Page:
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Phil Tomasino Is Going To Be Just Fine

It’s not the result fans wanted, but Tomasino starting in Milwaukee doesn’t have much downside.

Nashville Predators v Colorado Avalanche - Game One Photo by Michael Martin/NHLI via Getty Images

The Nashville Predators have finalized their 23-man roster for Thursday’s home opener against the Dallas Stars. The list is packed with the culminations of several feel-good stories from Preds’ camp, such as Kiefer Sherwood’s sudden rise or Cody Glass’s emotional battle back to the NHL roster. However, a lot of the talk has focused on one of the names not on the roster.

Phil Tomasino will start the season with the Milwaukee Admirals. It’s a development that would have seemed surprising just a couple of weeks ago. Tomasino appeared destined to start the year as the Preds’ second line winger. But after being healthy scratched for the entirety of the NHL Global Series, a reassignment to the AHL seemed less like a possibility and more like an inevitability.

It’s easy for fans to be frustrated by this move. After all, Tomasino — as a 20 year old — quietly put together a respectable 32-point rookie season, the sixth best point total for a rookie in Predators history, and nearly double what future stars Kevin Fiala and Viktor Arvidsson had in their first full seasons with the team. What was more impressive is he did it from the Preds’ fourth line, so the thought of Tomasino’s offensive prowess being used with Ryan Johansen and Nino Niederreiter instead of Michael McCarron and Matt Luff made fans giddy.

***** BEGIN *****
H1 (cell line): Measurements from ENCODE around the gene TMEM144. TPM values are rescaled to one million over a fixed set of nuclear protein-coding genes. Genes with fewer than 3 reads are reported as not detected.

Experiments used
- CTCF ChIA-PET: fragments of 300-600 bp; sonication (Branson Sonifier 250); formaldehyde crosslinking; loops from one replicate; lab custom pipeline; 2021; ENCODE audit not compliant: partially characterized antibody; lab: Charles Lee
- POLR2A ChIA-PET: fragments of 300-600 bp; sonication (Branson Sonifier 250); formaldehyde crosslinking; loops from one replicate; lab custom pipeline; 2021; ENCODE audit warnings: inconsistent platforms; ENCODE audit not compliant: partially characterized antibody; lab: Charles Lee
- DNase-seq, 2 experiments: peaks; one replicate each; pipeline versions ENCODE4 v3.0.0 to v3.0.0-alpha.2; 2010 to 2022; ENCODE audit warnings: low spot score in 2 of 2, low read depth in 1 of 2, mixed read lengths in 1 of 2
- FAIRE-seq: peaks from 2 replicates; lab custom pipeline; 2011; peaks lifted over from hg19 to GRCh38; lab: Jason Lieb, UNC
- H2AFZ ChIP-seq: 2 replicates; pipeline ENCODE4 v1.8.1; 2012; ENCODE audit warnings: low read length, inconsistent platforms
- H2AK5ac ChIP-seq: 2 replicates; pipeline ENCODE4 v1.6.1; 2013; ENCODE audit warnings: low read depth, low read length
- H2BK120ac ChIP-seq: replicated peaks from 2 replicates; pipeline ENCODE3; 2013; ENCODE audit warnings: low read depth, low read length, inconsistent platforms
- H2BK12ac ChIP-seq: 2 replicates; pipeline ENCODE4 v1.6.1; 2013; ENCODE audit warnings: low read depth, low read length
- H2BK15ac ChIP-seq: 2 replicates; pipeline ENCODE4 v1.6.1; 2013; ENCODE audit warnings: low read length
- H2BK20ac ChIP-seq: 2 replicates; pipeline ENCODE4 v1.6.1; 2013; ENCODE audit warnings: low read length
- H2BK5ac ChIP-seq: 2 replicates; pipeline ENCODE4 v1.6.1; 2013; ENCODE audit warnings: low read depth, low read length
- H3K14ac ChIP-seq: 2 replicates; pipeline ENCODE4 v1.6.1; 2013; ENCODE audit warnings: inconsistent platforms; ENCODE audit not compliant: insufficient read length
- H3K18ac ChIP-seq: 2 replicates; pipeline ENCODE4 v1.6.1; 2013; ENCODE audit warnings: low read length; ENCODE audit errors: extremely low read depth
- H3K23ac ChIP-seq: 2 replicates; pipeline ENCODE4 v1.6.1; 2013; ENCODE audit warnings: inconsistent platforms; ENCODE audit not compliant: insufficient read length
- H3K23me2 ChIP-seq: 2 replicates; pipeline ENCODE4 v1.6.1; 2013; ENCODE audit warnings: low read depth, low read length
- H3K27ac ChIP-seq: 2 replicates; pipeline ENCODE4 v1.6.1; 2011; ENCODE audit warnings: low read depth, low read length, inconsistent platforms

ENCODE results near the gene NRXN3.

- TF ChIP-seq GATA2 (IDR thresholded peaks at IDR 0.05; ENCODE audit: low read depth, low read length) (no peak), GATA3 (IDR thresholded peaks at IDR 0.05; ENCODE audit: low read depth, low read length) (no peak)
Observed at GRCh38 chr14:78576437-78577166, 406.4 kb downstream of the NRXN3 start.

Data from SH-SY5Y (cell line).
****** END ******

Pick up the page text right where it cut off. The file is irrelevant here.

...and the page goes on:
However, you have to look at this with a “more than one thing can be true” perspective. It’s fairly obvious that out of all the players battling for a final roster spot, Tomasino has the most upside, especially offensively. At the same time, the other players quite simply did more this preseason to earn a roster spot than Tomasino did.

And you know what? That’s fine.

Tomasino is 21 years old entering his third professional season. His game is nowhere near its finished product. There’s also not a need to push him into a high-profile role he’s not quite ready for.

Instead of a “trial by fire” packed with growing pains, Tomasino is going to Milwaukee under the tutelage of Karl Taylor, a coach who’s earned a reputation of helping players develop a more NHL-ready game. Tomasino will play consistent top-line minutes in an environment where he’ll have a longer leash to make mistakes. There aren’t many downsides in that scenario.

It’s easy to get caught up in the optics of a prized offensive prospect like Tomasino losing a roster spot to a player like Cole Smith or Zach Sanford, players with shorter-term futures for the Preds. But the Preds have the luxury of playing the long-game with Tomasino. Being sent to Milwaukee shouldn’t change the Predators’ long-term opinion of him, nor should it be a reason for concern about “fit” or “identity.” It’s a simply a sign that he’s not quite where the Predators need him to be right now.

He’s going to get another opportunity to earn a spot in the Preds’ top six. Who knows? That opportunity may come sooner rather than later. And when it does, he may be in a better position to lock down that role for good.